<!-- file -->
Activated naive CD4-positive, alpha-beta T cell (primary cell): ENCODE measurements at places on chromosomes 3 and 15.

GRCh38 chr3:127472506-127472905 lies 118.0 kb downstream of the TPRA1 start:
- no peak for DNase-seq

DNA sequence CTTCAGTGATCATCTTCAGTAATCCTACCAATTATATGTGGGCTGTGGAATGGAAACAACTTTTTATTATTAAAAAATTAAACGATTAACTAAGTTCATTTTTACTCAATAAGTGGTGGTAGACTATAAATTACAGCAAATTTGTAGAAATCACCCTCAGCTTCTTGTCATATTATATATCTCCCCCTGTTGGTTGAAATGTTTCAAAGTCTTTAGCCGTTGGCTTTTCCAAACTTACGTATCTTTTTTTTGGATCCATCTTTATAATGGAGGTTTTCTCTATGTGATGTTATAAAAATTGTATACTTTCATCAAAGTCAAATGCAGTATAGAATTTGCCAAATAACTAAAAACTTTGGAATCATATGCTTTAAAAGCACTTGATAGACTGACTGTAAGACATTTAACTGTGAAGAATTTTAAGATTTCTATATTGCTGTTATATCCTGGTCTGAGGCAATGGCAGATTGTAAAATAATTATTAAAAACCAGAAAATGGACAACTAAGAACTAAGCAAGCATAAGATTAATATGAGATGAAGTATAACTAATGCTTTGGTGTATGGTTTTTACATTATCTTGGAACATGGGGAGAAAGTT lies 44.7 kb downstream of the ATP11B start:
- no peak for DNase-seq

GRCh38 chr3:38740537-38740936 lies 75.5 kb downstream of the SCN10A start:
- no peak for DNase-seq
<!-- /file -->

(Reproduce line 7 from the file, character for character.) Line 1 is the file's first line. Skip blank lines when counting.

- no peak for DNase-seq